Students at Wyoming University have had a chance to pursue some specialized courses of study. Some of those studies related to the history of the Native Americans. Native Americans represent an important minority within the State of Wyoming.
Many University history books include information on the explorations of Lewis and Clark. More recent texts also include information about Sacagawea, their Native American guide. However, little attention has been given to the Wyoming marriage that motivated Sacagawea to provide Lewis and Clark with such excellent guidance.
Information now coming to light has revealed that Sacagawea had suffered abuse as a child. She had been sold into slavery by members of the Shoshone Tribe. She had thus been forced to serve the needs of enemy tribal leaders. Her situation did not improve greatly following one Wyoming marriage.
Toussaint Chorbonneau won Sacagawea in a gambling competition. A French-Canadian fur trader, Sacagawea's new owner had a rough and undisciplined approach to life. He wanted a wife, and so he forced Sacagawea to marry him. But after that wedding ceremony his actions did not mimic the accepted actions for the new groom in a Wyoming marriage.
Being forced to endure yet more abuse, Sacagawea longed for a way to escape from her Wyoming marriage. The arrival of Lewis and Clark provided her with a means of escape.
The longer that she was with Lewis and Clark, the more they came to respect her. Because such respect contrasted so sharply with what she had encountered following her Wyoming marriage, Sacagawea enjoyed serving as a guide to Lewis and Clark.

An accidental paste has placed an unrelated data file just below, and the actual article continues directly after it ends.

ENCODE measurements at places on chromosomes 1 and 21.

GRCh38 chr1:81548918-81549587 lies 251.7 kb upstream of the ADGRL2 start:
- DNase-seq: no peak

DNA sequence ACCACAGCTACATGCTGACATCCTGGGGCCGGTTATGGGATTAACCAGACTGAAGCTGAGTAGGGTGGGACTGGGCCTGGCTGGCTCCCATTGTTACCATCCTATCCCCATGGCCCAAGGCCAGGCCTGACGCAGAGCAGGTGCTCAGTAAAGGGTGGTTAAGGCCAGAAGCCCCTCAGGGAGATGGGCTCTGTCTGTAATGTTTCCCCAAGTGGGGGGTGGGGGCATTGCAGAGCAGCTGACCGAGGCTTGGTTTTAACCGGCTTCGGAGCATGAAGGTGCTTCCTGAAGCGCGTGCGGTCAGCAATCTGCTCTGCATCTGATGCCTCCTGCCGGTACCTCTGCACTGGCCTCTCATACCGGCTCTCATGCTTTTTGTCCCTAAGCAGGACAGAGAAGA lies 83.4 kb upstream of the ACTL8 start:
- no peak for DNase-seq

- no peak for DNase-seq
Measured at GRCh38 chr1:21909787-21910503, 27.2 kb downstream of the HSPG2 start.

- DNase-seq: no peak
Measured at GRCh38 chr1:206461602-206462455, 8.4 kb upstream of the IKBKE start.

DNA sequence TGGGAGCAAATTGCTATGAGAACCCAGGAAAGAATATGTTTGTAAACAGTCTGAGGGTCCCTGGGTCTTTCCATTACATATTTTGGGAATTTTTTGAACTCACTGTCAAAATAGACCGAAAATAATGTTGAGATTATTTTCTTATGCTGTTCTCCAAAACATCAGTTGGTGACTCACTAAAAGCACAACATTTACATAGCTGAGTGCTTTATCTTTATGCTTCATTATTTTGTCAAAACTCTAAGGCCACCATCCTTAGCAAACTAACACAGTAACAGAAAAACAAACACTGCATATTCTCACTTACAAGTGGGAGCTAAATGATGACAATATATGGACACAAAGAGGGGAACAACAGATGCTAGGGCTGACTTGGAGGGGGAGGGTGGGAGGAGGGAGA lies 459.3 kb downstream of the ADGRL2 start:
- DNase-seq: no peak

Students at Wyoming University are learning the above facts. Those facts shed some light on the reason that Sacagawea willingly led white men over Native American soil. Native American men had handed her over to a white man, and had forced her into an unhappy Wyoming marriage. Until she met Lewis and Clark, all of the men in her life had abused her.
No doubt many of the present-day University students might later participate in a wedding in Wyoming. Their knowledge of what happened to Sacagawea could color their views of that wedding. Perhaps they would choose to discourage a marriage between a white and Native American student. By the same token those University students might see reason to be optimistic about the prospects for such a marriage.
Only time will tell what sort of union might result from any future wedding in Wyoming. It might be a perfect union, leading to the creation many children with mixed blood. Perhaps one or more of such children could one day hold a leadership role in Wyoming.
By the same token, such a union could produce great friction between the bride and groom. Such a union could put one or both parties in an unpleasant situation. What course of action either of the parties then takes could eventually influence what becomes written in history books. It could affect what might be said about those who stood at the altar during that one wedding in Wyoming.